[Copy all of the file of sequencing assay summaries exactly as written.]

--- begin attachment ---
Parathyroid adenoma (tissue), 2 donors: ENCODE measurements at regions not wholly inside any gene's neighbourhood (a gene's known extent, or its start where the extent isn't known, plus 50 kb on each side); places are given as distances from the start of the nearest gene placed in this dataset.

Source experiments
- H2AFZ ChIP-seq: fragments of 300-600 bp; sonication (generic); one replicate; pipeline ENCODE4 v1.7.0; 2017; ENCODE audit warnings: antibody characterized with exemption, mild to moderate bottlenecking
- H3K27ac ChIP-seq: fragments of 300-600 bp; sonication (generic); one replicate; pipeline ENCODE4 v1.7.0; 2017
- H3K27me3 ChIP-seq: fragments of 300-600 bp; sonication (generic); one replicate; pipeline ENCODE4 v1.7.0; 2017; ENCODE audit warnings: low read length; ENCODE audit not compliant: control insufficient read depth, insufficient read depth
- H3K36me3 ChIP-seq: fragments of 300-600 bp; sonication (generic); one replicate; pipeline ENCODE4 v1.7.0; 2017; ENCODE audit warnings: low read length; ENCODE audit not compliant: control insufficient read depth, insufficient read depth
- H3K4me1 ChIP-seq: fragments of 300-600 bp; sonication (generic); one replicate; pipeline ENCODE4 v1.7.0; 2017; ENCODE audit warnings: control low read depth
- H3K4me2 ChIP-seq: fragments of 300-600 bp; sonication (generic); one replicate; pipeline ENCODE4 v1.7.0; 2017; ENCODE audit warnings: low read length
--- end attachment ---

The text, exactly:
Parathyroid adenoma (tissue), 2 donors: ENCODE measurements at regions not wholly inside any gene's neighbourhood (a gene's known extent, or its start where the extent isn't known, plus 50 kb on each side); places are given as distances from the start of the nearest gene placed in this dataset.

Source experiments
- H2AFZ ChIP-seq: fragments of 300-600 bp; sonication (generic); one replicate; pipeline ENCODE4 v1.7.0; 2017; ENCODE audit warnings: antibody characterized with exemption, mild to moderate bottlenecking
- H3K27ac ChIP-seq: fragments of 300-600 bp; sonication (generic); one replicate; pipeline ENCODE4 v1.7.0; 2017
- H3K27me3 ChIP-seq: fragments of 300-600 bp; sonication (generic); one replicate; pipeline ENCODE4 v1.7.0; 2017; ENCODE audit warnings: low read length; ENCODE audit not compliant: control insufficient read depth, insufficient read depth
- H3K36me3 ChIP-seq: fragments of 300-600 bp; sonication (generic); one replicate; pipeline ENCODE4 v1.7.0; 2017; ENCODE audit warnings: low read length; ENCODE audit not compliant: control insufficient read depth, insufficient read depth
- H3K4me1 ChIP-seq: fragments of 300-600 bp; sonication (generic); one replicate; pipeline ENCODE4 v1.7.0; 2017; ENCODE audit warnings: control low read depth
- H3K4me2 ChIP-seq: fragments of 300-600 bp; sonication (generic); one replicate; pipeline ENCODE4 v1.7.0; 2017; ENCODE audit warnings: low read length